The conflict between oil and water interests has now come to a head. On Oct. 31, Congress allowed a moratorium on oil shale leasing to expire. That paved the way for the Bush administration to finalize leasing rules last month that opened 2 million acres of federal land to exploration.

Oil companies say that at a time of increasing foreign oil dependence, it would be unconscionable to forgo exploiting oil shale's potential.

"Considering the magnitude of this resource -- it is so huge relative to other hydrocarbon resources around the world -- it merits taking a look at trying any method we can, safely and responsibly, to get at it," said Tracy C. Boyd, communications and sustainability manager for Shell Oil Co.

Oil shale companies acknowledge that the technology required to superheat shale to extract oil is unproven. They also acknowledge that they are uncertain how much water would be needed in the process, although some experts calculate it would take 10 barrels of water to get one barrel of oil from shale.

That water-to-oil equation has inflamed officials in the upper Rockies, who are raising the alarm about the cumulative effect of energy projects on the region's water supplies, which ultimately feed Southern California reservoirs via the Colorado River.

"There are estimates that oil shale could use all of the remaining water in upper Colorado River Basin," said Susan Daggett, a commissioner on the Denver Water Board. "That essentially pits oil shale against people's needs."

Even with the precipitous drop in oil prices and the staggering start-up costs and risks associated with oil shale exploration, oil companies are rushing ahead.

"As long as we continue to be a nation that is hooked on liquid fuel," said Boyd, "we need to look at anything we can do to tap the sources of energy in this country."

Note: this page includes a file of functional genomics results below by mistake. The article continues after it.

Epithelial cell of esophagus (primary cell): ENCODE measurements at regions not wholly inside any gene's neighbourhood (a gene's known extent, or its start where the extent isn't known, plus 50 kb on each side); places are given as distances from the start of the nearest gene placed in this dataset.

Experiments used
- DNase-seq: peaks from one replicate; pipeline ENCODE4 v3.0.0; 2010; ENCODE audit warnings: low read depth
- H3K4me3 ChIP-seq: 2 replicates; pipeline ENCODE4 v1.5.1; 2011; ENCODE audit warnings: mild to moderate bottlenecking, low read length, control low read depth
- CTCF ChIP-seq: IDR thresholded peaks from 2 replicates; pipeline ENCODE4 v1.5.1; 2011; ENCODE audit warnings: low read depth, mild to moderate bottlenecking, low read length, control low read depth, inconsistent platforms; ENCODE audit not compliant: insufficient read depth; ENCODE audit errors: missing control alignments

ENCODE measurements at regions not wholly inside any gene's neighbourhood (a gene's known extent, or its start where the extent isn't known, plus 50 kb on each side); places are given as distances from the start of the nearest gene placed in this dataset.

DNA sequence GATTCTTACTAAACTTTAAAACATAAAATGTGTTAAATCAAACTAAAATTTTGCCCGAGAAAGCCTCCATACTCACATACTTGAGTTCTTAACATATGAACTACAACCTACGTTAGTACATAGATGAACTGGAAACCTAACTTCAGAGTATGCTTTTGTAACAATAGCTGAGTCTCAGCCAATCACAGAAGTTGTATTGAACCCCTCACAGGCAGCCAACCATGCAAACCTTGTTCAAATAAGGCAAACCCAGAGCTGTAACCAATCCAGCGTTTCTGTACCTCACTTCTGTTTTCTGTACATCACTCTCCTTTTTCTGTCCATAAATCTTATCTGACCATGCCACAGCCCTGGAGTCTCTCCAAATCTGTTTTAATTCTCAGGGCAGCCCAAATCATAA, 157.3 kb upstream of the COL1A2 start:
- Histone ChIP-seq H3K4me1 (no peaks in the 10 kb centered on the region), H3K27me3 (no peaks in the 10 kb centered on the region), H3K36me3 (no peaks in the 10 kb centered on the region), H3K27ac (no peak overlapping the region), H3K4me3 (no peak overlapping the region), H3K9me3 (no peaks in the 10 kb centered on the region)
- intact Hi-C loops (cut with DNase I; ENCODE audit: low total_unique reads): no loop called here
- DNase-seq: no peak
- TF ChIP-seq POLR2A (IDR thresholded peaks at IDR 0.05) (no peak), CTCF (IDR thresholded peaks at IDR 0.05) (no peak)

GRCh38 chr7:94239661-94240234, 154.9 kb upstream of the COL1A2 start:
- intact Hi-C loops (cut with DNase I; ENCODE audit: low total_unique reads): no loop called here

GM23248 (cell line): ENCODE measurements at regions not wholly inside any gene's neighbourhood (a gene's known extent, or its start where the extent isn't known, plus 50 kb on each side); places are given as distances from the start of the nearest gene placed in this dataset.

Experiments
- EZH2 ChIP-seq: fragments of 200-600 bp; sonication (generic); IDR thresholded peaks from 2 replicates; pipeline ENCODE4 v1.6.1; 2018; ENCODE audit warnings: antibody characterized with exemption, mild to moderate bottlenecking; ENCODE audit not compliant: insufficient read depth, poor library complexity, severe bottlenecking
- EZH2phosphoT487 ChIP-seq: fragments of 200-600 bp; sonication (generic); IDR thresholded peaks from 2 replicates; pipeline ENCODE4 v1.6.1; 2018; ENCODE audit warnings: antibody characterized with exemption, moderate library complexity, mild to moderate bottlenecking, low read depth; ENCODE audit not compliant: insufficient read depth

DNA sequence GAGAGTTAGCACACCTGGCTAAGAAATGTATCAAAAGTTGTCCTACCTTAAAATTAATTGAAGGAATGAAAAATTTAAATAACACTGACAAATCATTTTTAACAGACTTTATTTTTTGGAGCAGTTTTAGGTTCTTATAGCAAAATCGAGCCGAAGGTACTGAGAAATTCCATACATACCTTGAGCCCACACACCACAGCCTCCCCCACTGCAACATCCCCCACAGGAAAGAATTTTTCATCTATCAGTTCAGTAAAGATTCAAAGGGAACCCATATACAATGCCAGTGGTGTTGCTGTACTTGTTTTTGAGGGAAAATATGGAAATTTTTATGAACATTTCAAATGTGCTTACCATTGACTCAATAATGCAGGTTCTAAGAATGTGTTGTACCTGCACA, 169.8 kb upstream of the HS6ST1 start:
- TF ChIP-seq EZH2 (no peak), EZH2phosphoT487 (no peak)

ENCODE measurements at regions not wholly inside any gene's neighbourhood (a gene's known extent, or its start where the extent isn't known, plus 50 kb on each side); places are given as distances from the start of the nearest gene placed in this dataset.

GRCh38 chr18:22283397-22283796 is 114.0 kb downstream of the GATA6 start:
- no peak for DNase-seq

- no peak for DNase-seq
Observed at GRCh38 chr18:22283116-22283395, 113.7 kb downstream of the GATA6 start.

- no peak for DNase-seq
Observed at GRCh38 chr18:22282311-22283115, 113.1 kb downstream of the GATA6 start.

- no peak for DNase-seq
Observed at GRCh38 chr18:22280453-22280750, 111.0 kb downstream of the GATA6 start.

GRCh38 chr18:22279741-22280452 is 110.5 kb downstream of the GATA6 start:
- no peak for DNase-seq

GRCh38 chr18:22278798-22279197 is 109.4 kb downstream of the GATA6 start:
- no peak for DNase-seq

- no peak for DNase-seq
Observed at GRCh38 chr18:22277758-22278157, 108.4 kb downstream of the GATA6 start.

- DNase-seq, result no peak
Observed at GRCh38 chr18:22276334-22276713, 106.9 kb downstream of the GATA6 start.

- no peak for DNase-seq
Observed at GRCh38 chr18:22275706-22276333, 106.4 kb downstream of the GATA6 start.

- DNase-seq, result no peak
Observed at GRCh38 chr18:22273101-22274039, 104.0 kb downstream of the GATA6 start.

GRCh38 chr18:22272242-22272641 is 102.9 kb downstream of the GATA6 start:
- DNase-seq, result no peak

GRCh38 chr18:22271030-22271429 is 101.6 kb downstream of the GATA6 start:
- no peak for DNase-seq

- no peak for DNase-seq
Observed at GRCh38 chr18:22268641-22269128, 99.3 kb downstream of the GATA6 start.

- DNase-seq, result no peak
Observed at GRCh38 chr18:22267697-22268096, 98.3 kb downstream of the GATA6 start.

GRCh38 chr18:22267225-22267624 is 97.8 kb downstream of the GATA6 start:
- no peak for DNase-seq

Prospectors have known about the oil shale deposits in the Rockies for more than a century, but the technology to extract it has remained imperfect, expensive and polluting.

A variety of experimental methods have been developed. Although details are closely held, the broad outlines are similar.

Shell has the most mature technology, which it has been experimenting with at its Mahogany test site, near Rifle, Colo. Tucked into a rolling landscape of empty range land, the company has sunk heaters half a mile into oil shale seams and subjected the rock to 700-degree temperatures. Over weeks or even months, a liquid known as kerogen is produced, which can be refined into diesel and jet fuel.

To prevent the brewing hydrocarbons from spoiling groundwater, the heated rock core is surrounded by 20-to-30-foot-thick impermeable ice walls, frozen by electric refrigeration units.

Other companies' methods are more akin to open pit mining, in which millions of tons of rock are excavated and then fed into a massive above-ground cooker.

All of the processes require prodigious amounts of water, either for the electrical plants needed for heating and freezing or for the web of industrial facilities needed to extract the oil.

But for all the years of research into oil shale extraction, there is little hard information on exactly how much water would be drained from the region.

In its recent environmental review of proposed oil shale projects, the federal Bureau of Land Management, which oversees energy leasing on public lands, was unable to estimate the industry's region-wide water use.

Mike Vanden Berg, the Utah Geological Survey's principal researcher for oil shale projects, said, "I still don't know how much water is used. . . . No one does."

Meanwhile, already- parched Western states bracing for more growth are completing water supply inventories. A Colorado study projected that by 2050, with the state's oil shale operations at full capacity, the industry will require 14 times more power than currently generated by the state's largest power plant.

The study's sobering bottom line is that meeting oil shale's energy demands could require more water than Colorado is entitled to under an interstate compact.

"Can groundwater be protected?" asked Harris Sherman, executive director of the Colorado Department of Natural Resources. "Areas where this technology will be used are all tributaries for the headwaters for all of the seven Colorado Basin states."